What is the difference between YRR and TR?

For starters, ecclesiology. Usually the YRR guys are reduced to 5 Points. I'm not TR because of certain issues, but I am very churchly piety Calvinist (think Darryl Hart). I also have a higher view of the Confession.
 

Pilgrim

Puritanboard Commissioner
What is the difference between YRR and TR?
TR is basically shorthand for strict or full subscription to confessional standards. Most people in the PCA would consider this board to be TR on steroids.
 

NaphtaliPress

Administrator
Staff member
TR is basically shorthand for strict or full subscription to confessional standards. Most people in the PCA would consider this board to be TR on steroids.
I wonder what those folks would think to know that some don't think PB is confessional enough. :think:
 

Pilgrim

Puritanboard Commissioner
They've basically taken over the Southern Baptist Convention, the largest "Protestant" organization in North America. So there's that.

I largely agree with what Jack K. posted. I'll add that dispensationalism is just about dead in the SBC, and what used to be called the "YRR" is a big reason why. Now, it may not be dead at the Southern Baptist church down the block that has a steeple and a white-haired pastor who always wears a suit, but it is dead almost anywhere you find a preacher who wears an untucked shirt and jeans. (These are the people who, if they grew up in Baptist or similar churches, had "Left Behind" crammed down their throats. Many of them have vomited it up.) If you want cessationist dispensationalism, and lean toward some kind of Calvinistic soteriology (whether moderate or strict) chances are you'll have to go to an independent Bible church, because most of the churches in the SBC that are still Dispensational tend to be led by strident anti-Calvinists. Or maybe independent fundamentalism if you can stomach that.

The continued rise of continuationism if not full blown charismaticism in these kinds of churches is another example of their influence. I'll say that the rise of continuationism among Calvinistic people definitely is. Among Calvinistic men who are now in their 60s, I think it was probably just about unheard of.

To some degree, the rise of multisite megachurches (and mega wannabees) also owes something to the YRR, although you tend to see that across the board these days. But the acceptance of it within "Calvinistic" circles is a YRR trait. I'm not sure who else besides Piper got into that before the rise of the "New Calvinism." Besides Mark Dever and John MacArthur, I'm not sure that there are many Calvinistic people in those circles who oppose it at this point.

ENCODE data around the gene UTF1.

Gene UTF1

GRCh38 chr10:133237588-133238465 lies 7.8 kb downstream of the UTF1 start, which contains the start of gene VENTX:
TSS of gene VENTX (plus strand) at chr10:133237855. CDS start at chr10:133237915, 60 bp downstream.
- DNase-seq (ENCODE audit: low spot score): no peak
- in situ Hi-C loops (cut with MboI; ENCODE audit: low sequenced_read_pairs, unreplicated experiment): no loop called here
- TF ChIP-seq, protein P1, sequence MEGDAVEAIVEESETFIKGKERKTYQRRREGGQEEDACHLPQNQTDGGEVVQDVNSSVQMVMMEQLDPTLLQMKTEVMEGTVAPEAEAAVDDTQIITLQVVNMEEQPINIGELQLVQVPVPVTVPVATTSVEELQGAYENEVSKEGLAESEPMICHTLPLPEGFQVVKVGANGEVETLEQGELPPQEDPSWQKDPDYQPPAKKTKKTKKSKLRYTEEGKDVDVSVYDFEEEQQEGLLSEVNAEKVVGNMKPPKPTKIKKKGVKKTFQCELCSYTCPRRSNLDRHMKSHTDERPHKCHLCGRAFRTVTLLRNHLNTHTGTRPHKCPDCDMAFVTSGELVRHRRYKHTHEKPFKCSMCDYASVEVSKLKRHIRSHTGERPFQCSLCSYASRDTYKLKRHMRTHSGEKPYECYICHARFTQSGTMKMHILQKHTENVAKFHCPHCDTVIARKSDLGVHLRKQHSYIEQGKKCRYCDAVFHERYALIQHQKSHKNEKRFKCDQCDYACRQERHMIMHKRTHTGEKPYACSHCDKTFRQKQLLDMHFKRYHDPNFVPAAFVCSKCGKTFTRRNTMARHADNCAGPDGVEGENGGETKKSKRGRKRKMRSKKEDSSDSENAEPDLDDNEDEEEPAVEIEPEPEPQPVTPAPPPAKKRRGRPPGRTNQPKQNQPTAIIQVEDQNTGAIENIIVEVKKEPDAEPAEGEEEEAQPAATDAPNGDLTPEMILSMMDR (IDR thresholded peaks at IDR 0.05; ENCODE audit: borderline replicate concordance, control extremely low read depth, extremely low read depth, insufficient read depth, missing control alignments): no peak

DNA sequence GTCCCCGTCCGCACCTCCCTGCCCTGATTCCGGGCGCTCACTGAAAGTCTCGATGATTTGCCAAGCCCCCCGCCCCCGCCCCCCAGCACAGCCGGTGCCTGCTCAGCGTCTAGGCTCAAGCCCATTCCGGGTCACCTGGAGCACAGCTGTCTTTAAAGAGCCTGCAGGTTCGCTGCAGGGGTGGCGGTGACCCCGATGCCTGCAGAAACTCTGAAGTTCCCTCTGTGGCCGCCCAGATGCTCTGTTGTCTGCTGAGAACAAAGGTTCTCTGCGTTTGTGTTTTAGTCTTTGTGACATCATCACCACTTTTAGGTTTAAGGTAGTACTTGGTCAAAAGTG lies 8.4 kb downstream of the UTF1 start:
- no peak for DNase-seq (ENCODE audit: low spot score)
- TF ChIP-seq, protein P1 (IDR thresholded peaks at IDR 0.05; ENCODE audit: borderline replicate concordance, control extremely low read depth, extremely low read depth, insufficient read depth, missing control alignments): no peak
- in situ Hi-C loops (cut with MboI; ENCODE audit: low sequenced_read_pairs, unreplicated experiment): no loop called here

Bottom line, their influence is all over the place if you know what to look for.
 
Last edited:

Pilgrim

Puritanboard Commissioner
I wonder what those folks would think to know that some don't think PB is confessional enough. :think:
They might be inclined to think that such people should be locked in a cage, especially if they are in their denomination.

A few years ago, I was shocked to see the open vitriol heaped upon a brother who is merely "Old School" by "progressive" (or whatever) PCA pastors. (I'm not sure that "liberal" is the right word. It's not our father's or grandfather's liberalism, to be sure. It is more subtle than that.) This was in response to him continuing to point out problems with this or that at GA. At one point, even a brother who is much more irenic told him he should just get out of the PCA instead of complaining about it for the rest of his life. (He has finally gotten out.) I'm not sure I've quite seen that kind of behavior among Baptists, or at least it didn't hit me the same way. It was clearly coordinated, because they all piled on at about the same time, and then they deleted their posts (this was on FB) not long afterwards. And I've seen that kind of thing happen more than once.
 
Last edited:

NaphtaliPress

Administrator
Staff member
No doubt; I know who you are talking about. And I suspect it is of these progressive warrior children who are the ones I have received more than one account, who drop F bombs and other bad language outside of GA and presbytery meetings. It would not surprise me a bit that troll manners on social media equate to this. I'm not saying conservatives can't be profane but not of those who truly (not hypocritically) take a strong confessionally reformed view of doctrine and manners.
They might be inclined to think that such people should be locked in a cage, especially if they are in their denomination.

A few years ago, I was shocked to see the open vitriol heaped upon a brother who is merely "Old School" by "progressive" (or whatever) PCA pastors. (I'm not sure that "liberal" is the right word. It's not our father's or grandfather's liberalism, to be sure. It is more subtle than that.) This was in response to him continuing to point out problems with this or that at GA. At one point, even a brother who is much more irenic told him he should just get out of the PCA instead of complaining about it for the rest of his life. (He has finally gotten out.) I'm not sure I've quite seen that kind of behavior among Baptists, or at least it didn't hit me the same way. It was clearly coordinated, because they all piled on at about the same time, and then they deleted their posts (this was on FB) not long afterwards. And I've seen that kind of thing happen more than once.
 
Status
Not open for further replies.
Top